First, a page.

American photographer. He first became interested in photography in 1948, and from 1953 to 1955 he studied under Edward Kaminski at the Art Center of Los Angeles. In 1956 he settled in New York and supported himself by producing photographs of jazz musicians for record jackets, for example Count Basie (1957; see Malle, pl. 39). He also produced photographs influenced by Eugène Atget, Walker Evans and Robert Frank and, like his subsequent works, these were all in black and white. In 1958 he discovered the work of the little-known photographer E. J. Bellocq from whose gelatin dry-plate negatives of the brothels of New Orleans he took prints, which were included in the exhibition E. J. Bellocq: Storyville Portraits at MOMA in New York in 1970. In 1960, 1962 and 1977 Friedlander was awarded Guggenheim Memorial Foundation grants, and his works began to appear in such periodicals as Esquire, Art in America and Sports Illustrated. He had his first one-man show in 1963 at the International Museum of Photography at George Eastman House in Rochester, NY. From the 1960s Friedlander started taking photographs of the ‘social landscape’ of the USA, detached images of urban life which, like Pop art works, captured the feel and look of modern society, though often with depressing effect. Newark, New Jersey (1962; see Friedlander, 1978, pl. 2) is characteristic of these and includes shop-window reflections, posters and signs, which tend to compress spatial depth. In atmosphere and subject-matter these works have affinities with the work of Friedlander’s friend Garry Winogrand. Friedlander’s collaboration with Jim Dine further emphasized his links with Pop art, and in 1969 they published Works from the Same House. This included etchings by Dine and photographs by Friedlander, so arranged that examples of each faced one another, creating a suggestive juxtaposition of imagery.
Other works by Friedlander in the 1960s included the series of works that appeared in Self-portrait (1970). Contrary to the tradition of the genre Friedlander only appears in the photographs in the most oblique way, in reflections in mirrors and glass or merely as a shadow. Urban themes also proved a dominant theme in the 1970s, leading to such bleak images as Albuquerque (1972; Chicago, IL, A. Inst.), showing an undistinguished expanse of deserted city. One of his most notable projects of this decade was the work for The American Monument (1976) for which he photographed over 100 public monuments. These included a whole range of memorials to war dead, local officials and figures from American history. Through this curious diversity of images Friedlander provided a fragmentary view of the nation’s values and heroes.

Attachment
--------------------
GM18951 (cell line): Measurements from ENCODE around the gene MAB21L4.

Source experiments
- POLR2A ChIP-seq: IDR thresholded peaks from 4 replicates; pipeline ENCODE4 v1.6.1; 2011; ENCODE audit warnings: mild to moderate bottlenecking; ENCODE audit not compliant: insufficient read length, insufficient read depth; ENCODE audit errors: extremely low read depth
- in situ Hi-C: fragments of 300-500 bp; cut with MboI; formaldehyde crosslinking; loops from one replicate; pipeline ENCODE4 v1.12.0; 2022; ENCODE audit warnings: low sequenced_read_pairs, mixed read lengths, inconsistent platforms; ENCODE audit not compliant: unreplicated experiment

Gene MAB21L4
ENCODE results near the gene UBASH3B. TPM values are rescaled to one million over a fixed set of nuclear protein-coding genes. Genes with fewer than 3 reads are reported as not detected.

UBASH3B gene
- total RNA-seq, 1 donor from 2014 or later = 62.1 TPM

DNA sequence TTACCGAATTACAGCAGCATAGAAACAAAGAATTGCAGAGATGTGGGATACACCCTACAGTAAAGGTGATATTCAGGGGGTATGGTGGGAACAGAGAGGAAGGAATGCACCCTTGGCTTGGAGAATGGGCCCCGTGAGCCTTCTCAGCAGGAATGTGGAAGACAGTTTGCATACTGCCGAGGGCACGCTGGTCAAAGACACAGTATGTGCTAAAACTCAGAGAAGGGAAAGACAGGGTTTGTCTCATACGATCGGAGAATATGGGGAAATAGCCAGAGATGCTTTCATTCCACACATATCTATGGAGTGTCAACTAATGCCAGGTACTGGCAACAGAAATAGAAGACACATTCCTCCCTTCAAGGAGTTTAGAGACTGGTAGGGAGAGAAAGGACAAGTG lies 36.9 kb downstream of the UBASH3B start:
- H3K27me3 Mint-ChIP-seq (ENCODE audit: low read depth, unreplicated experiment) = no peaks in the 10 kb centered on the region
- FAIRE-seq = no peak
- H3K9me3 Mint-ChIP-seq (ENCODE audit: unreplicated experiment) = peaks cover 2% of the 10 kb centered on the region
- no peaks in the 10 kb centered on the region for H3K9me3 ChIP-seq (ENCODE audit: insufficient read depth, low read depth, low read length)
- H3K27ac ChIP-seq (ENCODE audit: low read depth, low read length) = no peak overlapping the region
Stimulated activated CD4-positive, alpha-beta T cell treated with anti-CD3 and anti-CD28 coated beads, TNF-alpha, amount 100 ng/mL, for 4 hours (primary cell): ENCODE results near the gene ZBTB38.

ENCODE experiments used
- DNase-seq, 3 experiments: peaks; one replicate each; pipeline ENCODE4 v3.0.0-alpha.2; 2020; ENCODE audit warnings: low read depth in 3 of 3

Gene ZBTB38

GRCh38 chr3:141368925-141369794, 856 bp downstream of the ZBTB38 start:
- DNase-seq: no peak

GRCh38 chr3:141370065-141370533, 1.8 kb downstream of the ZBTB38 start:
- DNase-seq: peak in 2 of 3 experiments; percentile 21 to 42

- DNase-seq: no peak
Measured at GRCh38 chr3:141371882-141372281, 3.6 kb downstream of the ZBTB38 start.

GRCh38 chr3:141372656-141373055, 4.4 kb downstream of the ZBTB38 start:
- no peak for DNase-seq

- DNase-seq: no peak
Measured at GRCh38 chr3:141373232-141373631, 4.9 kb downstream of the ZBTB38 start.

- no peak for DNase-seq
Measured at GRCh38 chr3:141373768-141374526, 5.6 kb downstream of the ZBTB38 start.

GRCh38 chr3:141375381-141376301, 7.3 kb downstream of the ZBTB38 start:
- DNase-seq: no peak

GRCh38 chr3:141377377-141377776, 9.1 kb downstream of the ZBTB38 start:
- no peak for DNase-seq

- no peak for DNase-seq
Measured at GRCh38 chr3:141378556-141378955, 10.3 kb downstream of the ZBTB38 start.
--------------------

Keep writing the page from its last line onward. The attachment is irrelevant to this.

In 1979 Friedlander was commissioned by the Akron Art Museum to produce a photographic documentary of the industrial areas of the Ohio river valley, the results of which appeared in Factory Valleys: Ohio and Pennsylvania (1982). It consisted of photographs of the urban industrial landscape and of the factory labourers at work. The dour landscape and alienating, monotonous work routines present a cold picture of the underside of developed, industrial society. From the late 1970s and into the 1980s Friedlander took numerous photographs of the landscape in Japan, some of which appeared in Cherry Blossom Time in Japan (1986). A similar spirit pervaded the series Flowers and Trees (1981). In contrast to his urban works these stress the beauties of nature, although in the context of his other works they acquire a nostalgic, exotic aura. Portraits (1985) ranged chronologically from 1958 to 1983, while for Nudes (1991) Friedlander photographed his subjects in unusual poses, using novel framing to revitalize a traditional subject. Many of his photographic books were published by his own firm, the Haywire Press of New City, NY.
From Grove Art Online
© 2009 Oxford University Press